RIP Marco Simoncelli: A Proper Old-School, Balls Out, Win It Or Bin It Rider

Motorsport is in a state of shock for the second time in a week following the tragic death on Sunday of Honda Gresni rider, and MotoGP superstar in the making, Marco Simoncelli.
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Motorsport is in a state of shock for the second time in a week following the tragic death on Sunday of Honda Gresni rider, and MotoGP superstar in the making, Marco Simoncelli.

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Motorsport is in a state of shock for the second time in a week following the tragic death on Sunday of Honda Gresni rider, and MotoGP superstar in the making, Marco Simoncelli.

At just 24 years of age, Marco was tipped as a future world champion. He clocked up a decent tally of wins in the lower formulae, won the 250cc MotoGP world title in 2008 and, after a slightly crashy start to his 800cc MotoGP career, the mop-haired Italian was starting to make real progress in the top category with two podiums to his name in the 2011 season.

But the figures don’t really tell the story with Simoncelli, and certainly don’t give an accurate picture of why he had become a firm fan-favourite since he graduated to the top class at the beginning of 2010. He had a sort of goofy riding style that was hugely enjoyable to watch. A big bloke anyway, in the world of motorcycle racing he was practically a giant, and always looked slightly out of place on a MotoGP machine; like a kid riding a push bike that he was a couple of years too old for. It was strangely endearing, but underneath this lanky, all-elbows-and-knees surface was a proper old-school, balls out, win it or bin it rider. He always looked like he was absolutely on the limit, wrestling the bike into submission. I don’t think he has ever left a single tenth on the track. As a fan of racing, and Simoncelli, watching him ride was a cruel combination of heart-stopping thrills and heart-breaking what-could-have-beens.

People who die on the race track are not being killed in the name of sport, as the bull in the ring, but killed in their own personal pursuit of greatness. It’s a small, but crucially important distinction.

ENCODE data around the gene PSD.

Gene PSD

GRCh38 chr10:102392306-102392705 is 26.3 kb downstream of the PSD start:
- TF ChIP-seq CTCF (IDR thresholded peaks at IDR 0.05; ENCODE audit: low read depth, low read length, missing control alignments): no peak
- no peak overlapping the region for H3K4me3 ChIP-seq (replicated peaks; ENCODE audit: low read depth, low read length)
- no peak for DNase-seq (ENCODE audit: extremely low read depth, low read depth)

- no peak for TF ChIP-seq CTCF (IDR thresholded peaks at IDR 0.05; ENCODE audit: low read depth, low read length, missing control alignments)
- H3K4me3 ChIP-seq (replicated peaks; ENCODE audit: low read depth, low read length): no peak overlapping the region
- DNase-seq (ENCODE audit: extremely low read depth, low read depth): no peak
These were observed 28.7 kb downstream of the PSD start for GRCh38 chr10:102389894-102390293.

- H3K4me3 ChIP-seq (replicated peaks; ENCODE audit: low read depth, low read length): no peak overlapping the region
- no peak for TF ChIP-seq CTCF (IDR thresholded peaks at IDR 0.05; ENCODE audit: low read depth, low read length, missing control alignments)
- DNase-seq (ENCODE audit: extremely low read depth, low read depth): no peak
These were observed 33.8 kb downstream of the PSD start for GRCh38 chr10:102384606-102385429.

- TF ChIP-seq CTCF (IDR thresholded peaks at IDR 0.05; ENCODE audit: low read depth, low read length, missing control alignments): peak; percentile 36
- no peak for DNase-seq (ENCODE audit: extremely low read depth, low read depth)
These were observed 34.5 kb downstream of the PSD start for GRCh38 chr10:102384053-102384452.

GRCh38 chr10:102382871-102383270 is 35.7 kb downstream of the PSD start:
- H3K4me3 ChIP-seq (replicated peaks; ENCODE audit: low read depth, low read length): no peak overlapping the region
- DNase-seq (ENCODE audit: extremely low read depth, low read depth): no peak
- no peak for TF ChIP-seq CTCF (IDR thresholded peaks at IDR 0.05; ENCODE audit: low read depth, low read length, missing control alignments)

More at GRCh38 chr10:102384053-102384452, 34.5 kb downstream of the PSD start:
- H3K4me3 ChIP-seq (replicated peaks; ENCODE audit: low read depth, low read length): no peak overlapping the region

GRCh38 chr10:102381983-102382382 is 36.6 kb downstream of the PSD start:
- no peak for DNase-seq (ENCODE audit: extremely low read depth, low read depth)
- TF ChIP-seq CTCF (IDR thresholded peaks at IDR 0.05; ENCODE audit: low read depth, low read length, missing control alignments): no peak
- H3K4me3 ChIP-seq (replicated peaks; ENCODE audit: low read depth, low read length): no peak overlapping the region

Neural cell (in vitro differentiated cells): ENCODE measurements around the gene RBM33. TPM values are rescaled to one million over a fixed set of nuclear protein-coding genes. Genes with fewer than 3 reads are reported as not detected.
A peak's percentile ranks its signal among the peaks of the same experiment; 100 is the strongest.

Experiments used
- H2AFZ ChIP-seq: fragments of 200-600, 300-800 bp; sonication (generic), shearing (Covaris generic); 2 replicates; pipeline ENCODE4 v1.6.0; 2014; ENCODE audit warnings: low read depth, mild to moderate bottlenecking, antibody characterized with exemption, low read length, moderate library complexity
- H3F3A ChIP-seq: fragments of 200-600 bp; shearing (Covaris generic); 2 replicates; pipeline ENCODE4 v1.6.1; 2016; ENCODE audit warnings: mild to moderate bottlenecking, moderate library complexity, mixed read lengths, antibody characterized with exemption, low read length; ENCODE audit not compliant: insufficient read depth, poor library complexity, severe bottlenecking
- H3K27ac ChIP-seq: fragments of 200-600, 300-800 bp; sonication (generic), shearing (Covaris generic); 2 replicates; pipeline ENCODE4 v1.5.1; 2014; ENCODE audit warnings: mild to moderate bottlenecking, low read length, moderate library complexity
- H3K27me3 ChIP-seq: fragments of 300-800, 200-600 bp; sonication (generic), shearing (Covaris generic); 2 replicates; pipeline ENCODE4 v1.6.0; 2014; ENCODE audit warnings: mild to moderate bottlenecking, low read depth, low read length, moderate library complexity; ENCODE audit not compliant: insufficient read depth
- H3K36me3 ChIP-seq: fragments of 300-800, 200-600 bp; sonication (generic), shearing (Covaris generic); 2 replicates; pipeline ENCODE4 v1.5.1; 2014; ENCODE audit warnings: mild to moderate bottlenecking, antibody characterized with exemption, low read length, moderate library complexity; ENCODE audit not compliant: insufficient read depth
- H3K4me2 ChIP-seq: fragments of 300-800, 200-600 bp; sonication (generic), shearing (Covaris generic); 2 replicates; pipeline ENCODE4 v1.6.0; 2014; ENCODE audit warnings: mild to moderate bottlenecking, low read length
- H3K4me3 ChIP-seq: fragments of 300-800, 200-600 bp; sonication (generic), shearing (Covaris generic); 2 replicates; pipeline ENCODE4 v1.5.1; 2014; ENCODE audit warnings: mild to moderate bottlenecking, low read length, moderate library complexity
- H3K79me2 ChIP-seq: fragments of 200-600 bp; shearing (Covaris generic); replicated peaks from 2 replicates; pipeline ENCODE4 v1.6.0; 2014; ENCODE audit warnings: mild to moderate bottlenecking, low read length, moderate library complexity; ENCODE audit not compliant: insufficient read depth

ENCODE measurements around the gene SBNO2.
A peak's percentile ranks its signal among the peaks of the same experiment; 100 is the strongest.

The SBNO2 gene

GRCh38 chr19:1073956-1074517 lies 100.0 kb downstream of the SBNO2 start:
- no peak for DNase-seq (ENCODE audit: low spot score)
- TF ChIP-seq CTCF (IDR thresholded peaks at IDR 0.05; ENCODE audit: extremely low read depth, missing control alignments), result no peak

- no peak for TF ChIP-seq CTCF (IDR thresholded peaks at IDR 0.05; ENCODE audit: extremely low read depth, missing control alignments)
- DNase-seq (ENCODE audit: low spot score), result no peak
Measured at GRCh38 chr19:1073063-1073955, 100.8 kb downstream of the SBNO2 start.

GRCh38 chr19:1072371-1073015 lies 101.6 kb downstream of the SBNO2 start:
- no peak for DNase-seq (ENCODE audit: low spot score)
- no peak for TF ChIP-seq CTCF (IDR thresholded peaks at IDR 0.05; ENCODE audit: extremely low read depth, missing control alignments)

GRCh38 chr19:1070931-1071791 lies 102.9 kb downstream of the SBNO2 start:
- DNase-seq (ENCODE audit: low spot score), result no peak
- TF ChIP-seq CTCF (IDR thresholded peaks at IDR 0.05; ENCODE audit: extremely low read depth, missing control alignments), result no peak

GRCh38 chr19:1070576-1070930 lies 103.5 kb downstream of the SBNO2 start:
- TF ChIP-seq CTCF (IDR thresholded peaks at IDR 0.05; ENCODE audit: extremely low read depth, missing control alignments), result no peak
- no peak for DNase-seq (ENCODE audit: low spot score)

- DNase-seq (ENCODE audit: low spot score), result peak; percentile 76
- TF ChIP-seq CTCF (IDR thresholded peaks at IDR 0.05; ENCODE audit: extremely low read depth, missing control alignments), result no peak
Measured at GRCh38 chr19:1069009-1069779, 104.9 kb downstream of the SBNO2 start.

His death was yet another cruel demonstration of the fact that, despite the constant efforts to make it as safe as possible, motor racing is an extremely dangerous sport and freak accidents like Marco’s are just a part of it. Of course, this will lead to usual calls for motor sport be banned; claiming that it’s outrageous for people to be killed in the name of sport.
But those people would do well to remember a very important point: no one forced Marco to take part in this sport. He made that choice and, every time a racer straps on his helmet and climbs aboard he knows that the race he’s about to take part in might be the last thing that he does. Perversely, that’s part of the thrill – the idea of putting your life on the line; taking the idea of controlling your own fate to its absolute limit is the ultimate adrenalin rush, and a huge part of what makes motor racing such an exciting sport. People who die on the race track are not being killed in the name of sport, as the bull in the ring, but killed in their own personal pursuit of greatness. It’s a small, but crucially important distinction.

Instead of calling for the sport to be banned (already happened on The Daily Mail webshite) we should applaud people like this for pushing the boundaries, exploring and breaching the limits and laud them for putting everything on the line to do something they love. Yes, Marco Simoncelli was ‘just’ a motorcycle racer, but Sir Edmund Hillary was just a beekeeper, and the world without people like them would be a very dull place indeed.

I, for one, will miss Super Sic hugely and his memory shouldn’t be tarnished with blaming him or anyone else for what happened and his legacy certainly should not be as the catalyst for the demise of the sport he clearly adored.
I’ll leave you with a quote by C.S. Lewis (yeah, the bloke who wrote The Lion, the Witch and the Wardrobe):

“…those who torment us for our own good will torment us without end for they do so with the approval of their own conscience. They may be more likely to go to Heaven yet at the same time likelier to make a Hell of earth. Their very kindness stings with intolerable insult. To be 'cured' against one's will and cured of states which we may not regard as disease is to be put on a level of those who have not yet reached the age of reason or those who never will; to be classed with infants, imbeciles, and domestic animals.”

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